Pretoria - The state of interpreting in South Africa has been a topic of discussion since the day fake sign language interpreter Thamsanqa Jantjie took the stage at FNB stadium during the memorial service for Nelson Mandela.
Jantjie embarrassed South Africa in the international arena – in front of people like US President Barack Obama, British Prime Minister David Cameron and even rock star Bono from U2.
Three months after the Jantjie incident, as the world focused on South Africa for the murder trial of Paralympian Oscar Pistorius, it was again interpreters who got people talking (and tweeting).
State witness Michelle Burger lost so much confidence in the Afrikaans-English interpreter Veruschka Bosch that she opted to testify in English rather than her mother tongue, Afrikaans.
Last week, the new interpreter in the trial misinterpreted testimony several times.
Defence attorney Barry Roux corrected the interpreter during the testimony of State witness, former policeman Colonel Giliam van Rensburg:
Van Rensburg (in Afrikaans): “… when we arrived there were towels and black garbage bags on the scene.”
Interpreter: “… there was black clothing.”
Van Rensburg: “The person was already dead when the paramedics arrived.”
Interpreter: “The body died on their arrival.”
The Pretoria News spoke to experts about the state of interpreting, specifically legal (court) interpreting. Dr Eleanor Cornelius, senior lecturer in the department of linguistics at the University of Johannesburg, trains interpreters and translators. She is an accredited simultaneous interpreter and has experience in court interpreting.
Cornelius said shoddy legal interpreting in courts could influence the outcome of a case. “If an exact and accurate rendition of the meaning intended by the witness, prosecutor, defence attorney or judge is not given in the target language (i.e. the language interpreted into), the testimony is flawed by the misinterpretation of the interpreter.”
Such misinterpretations could only be picked up and corrected if the presiding officer was proficient in both languages spoken in court.
“If the presiding officer is not proficient in the source language, the officer has to rely fully on the interpreter’s rendition, with the belief that what is presented is correct and accurate,” said Cornelius.
SA Translators’ Institute (Sati) chairman Johan Blaauw said several interpreting mistakes in a trial could lead to findings being influenced by errors.
“If sections of the testimony are misinterpreted and therefore inaccurate, incomplete or simply false, the result can be that a guilty person walks free, or that an innocent person is sent to jail,” she said.
The high-profile Pistorius “trial of the century” is broadcast live on television and radio to the public.
Cornelius said if interpreting in a case with so much public interest is shoddy, “one can fairly assume that poor interpreting happens daily in most courts.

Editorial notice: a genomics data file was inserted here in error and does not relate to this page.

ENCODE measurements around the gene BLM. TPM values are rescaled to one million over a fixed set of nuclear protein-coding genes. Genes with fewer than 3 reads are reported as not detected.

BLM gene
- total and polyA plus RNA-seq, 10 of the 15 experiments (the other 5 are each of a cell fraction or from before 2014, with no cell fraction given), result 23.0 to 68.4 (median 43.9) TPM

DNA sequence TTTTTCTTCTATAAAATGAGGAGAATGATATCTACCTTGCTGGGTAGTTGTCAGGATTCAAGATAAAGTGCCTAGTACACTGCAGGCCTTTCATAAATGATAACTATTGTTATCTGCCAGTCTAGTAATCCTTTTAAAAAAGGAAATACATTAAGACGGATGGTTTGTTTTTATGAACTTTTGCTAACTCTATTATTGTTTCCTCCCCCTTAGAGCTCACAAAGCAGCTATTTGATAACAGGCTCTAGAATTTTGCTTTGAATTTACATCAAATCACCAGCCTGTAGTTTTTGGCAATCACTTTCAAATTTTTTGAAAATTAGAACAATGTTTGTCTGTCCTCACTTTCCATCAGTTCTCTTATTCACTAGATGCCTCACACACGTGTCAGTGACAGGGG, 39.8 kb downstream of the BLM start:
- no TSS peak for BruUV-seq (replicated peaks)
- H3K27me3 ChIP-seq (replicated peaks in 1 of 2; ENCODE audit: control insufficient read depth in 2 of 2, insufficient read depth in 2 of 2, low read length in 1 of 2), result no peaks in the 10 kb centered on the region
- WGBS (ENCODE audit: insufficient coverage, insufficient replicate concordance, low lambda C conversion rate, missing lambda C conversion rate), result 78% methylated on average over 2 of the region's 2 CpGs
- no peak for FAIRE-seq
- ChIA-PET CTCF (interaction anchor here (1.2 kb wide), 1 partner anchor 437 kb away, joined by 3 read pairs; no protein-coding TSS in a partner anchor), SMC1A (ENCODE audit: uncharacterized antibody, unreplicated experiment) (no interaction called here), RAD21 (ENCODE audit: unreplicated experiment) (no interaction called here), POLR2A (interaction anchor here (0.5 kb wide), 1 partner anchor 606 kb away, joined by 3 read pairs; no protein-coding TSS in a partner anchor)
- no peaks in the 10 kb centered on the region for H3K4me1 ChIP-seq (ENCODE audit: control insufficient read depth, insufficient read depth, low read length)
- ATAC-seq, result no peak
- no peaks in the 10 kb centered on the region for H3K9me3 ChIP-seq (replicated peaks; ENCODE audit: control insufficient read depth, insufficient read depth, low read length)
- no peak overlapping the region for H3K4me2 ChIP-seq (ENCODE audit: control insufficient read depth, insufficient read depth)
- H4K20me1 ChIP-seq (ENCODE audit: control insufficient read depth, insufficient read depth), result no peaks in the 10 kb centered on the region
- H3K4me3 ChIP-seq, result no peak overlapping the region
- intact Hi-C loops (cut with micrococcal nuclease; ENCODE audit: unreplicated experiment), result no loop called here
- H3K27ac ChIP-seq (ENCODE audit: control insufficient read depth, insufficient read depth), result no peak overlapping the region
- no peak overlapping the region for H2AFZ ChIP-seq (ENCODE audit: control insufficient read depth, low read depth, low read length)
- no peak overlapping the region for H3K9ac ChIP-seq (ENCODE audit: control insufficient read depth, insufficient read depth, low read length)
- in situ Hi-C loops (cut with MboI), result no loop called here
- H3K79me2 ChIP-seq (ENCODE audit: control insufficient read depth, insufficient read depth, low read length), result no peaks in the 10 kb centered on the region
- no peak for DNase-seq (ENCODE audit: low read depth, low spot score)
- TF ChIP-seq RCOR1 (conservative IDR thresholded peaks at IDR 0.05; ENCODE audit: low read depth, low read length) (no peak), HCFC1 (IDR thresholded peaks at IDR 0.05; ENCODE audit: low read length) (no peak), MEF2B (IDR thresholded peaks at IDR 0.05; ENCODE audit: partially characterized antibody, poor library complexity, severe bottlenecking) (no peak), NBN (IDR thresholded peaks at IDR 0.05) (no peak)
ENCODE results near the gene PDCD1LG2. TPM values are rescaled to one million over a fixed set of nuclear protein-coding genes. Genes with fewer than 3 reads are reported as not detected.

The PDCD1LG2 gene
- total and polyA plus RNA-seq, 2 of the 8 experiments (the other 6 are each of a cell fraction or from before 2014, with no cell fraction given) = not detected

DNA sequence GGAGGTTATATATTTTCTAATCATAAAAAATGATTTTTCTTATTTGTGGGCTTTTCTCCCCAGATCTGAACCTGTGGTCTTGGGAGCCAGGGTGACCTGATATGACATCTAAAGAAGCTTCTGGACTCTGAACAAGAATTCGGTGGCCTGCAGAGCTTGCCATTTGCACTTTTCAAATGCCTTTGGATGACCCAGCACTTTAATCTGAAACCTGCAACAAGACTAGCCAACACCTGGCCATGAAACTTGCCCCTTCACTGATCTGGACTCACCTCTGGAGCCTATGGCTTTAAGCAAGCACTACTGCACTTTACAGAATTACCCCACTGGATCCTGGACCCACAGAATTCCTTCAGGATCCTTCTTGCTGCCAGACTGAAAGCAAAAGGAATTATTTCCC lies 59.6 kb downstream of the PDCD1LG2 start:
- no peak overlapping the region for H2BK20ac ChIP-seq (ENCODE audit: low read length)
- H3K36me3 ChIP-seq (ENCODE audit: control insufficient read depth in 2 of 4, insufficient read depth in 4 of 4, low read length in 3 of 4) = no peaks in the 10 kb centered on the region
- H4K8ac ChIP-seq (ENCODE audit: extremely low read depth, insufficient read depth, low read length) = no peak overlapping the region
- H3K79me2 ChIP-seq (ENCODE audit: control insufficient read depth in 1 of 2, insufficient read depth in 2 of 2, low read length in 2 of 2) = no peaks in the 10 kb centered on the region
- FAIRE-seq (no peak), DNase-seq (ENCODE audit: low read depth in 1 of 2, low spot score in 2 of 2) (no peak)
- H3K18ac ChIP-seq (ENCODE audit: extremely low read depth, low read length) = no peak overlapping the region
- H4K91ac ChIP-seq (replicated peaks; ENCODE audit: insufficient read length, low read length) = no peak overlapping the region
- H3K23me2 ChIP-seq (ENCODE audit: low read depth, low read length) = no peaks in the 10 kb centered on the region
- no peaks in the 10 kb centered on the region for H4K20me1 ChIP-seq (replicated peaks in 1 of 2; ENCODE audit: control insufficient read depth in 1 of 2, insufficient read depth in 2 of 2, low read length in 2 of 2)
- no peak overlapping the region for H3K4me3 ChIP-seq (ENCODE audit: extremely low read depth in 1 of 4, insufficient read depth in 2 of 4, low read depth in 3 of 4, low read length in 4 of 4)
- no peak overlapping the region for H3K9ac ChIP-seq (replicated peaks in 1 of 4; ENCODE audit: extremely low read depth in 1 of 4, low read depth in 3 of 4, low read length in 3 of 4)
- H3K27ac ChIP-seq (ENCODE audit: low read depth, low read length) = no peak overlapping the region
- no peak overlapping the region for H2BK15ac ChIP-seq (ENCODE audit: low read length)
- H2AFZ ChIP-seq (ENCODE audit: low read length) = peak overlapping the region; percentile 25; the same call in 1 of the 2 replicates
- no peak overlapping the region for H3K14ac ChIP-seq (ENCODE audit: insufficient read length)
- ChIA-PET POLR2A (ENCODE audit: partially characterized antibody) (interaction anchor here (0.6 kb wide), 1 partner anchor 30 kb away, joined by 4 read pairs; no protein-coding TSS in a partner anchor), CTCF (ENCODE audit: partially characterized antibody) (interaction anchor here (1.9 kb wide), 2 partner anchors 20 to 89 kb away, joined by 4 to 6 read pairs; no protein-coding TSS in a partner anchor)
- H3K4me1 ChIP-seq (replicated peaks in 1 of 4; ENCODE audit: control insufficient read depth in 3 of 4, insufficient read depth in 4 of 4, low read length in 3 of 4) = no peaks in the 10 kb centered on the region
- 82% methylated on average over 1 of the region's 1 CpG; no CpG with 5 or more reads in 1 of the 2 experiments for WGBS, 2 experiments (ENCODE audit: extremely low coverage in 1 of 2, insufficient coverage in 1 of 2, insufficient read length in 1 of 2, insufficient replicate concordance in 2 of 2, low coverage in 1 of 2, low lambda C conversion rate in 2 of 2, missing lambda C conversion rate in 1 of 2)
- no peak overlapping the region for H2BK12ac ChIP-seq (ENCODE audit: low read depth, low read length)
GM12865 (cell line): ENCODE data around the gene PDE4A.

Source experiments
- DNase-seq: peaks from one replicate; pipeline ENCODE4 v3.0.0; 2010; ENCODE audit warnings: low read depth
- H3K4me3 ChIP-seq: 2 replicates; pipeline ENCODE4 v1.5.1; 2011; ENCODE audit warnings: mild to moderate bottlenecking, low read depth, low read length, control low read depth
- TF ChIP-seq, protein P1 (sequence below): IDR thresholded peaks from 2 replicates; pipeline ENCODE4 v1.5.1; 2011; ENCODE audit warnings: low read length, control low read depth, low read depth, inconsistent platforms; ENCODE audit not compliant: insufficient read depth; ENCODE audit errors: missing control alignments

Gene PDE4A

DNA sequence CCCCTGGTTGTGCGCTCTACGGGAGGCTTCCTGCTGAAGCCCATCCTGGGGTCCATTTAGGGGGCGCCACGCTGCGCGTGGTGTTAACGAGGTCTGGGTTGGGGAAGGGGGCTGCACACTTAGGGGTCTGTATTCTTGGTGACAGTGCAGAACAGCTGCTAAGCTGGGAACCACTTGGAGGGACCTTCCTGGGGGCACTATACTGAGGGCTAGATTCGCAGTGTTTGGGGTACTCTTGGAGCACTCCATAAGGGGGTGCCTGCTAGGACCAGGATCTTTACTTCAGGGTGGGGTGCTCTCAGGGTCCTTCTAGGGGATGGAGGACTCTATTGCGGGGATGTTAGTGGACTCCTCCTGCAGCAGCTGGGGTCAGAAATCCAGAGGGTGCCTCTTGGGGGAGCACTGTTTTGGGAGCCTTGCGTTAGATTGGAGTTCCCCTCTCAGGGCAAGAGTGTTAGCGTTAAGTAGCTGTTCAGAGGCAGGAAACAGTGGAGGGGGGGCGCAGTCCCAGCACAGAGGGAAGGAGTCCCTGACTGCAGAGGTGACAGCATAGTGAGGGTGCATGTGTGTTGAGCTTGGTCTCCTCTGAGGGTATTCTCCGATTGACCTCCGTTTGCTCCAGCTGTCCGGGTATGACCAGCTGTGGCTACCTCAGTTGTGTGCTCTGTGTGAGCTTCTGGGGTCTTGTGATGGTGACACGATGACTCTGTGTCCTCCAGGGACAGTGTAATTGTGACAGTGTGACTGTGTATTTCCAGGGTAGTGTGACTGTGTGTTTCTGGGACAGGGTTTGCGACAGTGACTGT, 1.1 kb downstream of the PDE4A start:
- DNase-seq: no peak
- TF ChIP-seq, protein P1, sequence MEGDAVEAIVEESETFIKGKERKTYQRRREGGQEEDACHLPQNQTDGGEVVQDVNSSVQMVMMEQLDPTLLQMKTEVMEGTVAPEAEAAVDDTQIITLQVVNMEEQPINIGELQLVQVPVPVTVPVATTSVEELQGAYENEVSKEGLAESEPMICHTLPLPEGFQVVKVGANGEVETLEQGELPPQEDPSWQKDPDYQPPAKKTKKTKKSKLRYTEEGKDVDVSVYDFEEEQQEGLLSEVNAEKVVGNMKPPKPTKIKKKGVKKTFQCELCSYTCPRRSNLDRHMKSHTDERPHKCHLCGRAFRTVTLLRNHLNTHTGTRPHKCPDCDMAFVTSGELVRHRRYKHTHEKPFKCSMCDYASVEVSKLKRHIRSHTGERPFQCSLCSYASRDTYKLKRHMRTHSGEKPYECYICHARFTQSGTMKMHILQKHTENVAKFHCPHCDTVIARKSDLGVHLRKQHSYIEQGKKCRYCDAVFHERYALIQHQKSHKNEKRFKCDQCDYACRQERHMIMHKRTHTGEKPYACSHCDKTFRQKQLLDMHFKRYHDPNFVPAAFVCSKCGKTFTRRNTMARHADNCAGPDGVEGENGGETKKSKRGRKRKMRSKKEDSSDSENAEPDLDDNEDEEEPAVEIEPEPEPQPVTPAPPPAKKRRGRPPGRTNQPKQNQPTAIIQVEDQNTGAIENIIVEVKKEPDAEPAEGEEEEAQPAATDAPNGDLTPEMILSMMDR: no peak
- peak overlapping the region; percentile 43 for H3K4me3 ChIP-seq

“One can only imagine, when the stakes are lower and there is less public scrutiny, the interpreting quality will be even worse in other cases”, she said.
Blaauw and Cornelius agreed that proper training and co-operation from the Department of Justice was critical to avoid further international embarrassment.
Speaking more than one language, without proper interpreting training, does not imply that the interpreter is qualified for the job. “After careful selection, interpreters should receive adequate and good quality training – not simply any training,” Cornelius said.
The Pistorius trial, Cornelius said, has highlighted that “interpreting is under-valued and under-estimated”. “It is time decision- and policy-makers start acknowledging the crucial role language plays.”
If the department acknowledged a lack of capacity to render excellent services, it should rather contract the services of accredited, experienced, well-trained interpreters – even if it cost them money, she said.
“The cost of poor interpreting is much higher than the cost of a good interpreter,” she added.
The Department of Justice did not respond to questions about plans to improve interpreting.
Interpreter TRAINING in SA:
There are no dedicated court-interpreting degree qualifications
Unisa’s BA (specialising in court interpreting) was terminated in 2009.
* University of Johannesburg: BA language practice degree (does not only focus on interpreting).
* University of Witwatersrand: diploma in legal interpreting, Honours/Masters in interpreting.
* University of the Free State: national diploma in court interpreting.
* North West University: short courses in simultaneous interpreting.
* Durban University of Technology: translation and interpreting practice programme.
* Stellenbosch University: post-graduate diploma in translation and interpreting.
* Excellent knowledge and command of both working languages.
* Specialised terminology such as the terms used in a courtroom.
* Interpreting, listening and analysing skills.
* Coping with problems during interpreting (such as where there is cultural concepts for which there is no equivalent in the target language).
* Note-taking skills to avoid asking the witness to repeat themselves.
* Courtroom procedures: knowing the physical layout of the courtroom and where to stand; knowing the role-players in a courtroom and being familiar with court proceedings.
* Ethics and professional issues: being familiar with codes of good conduct, ethical considerations.
* Stress management.
* Careful attention should be paid to the recruitment and qualifications of interpreters.
* Training courses should be carefully designed and should address the competencies required of court interpreters.
* Quality assurance measures need to be put in place in all courts (not only in high-profile cases).
* Interpreter testing could be done at regular intervals.
* Accreditation of some sort should be introduced.
* Refresher courses should be offered.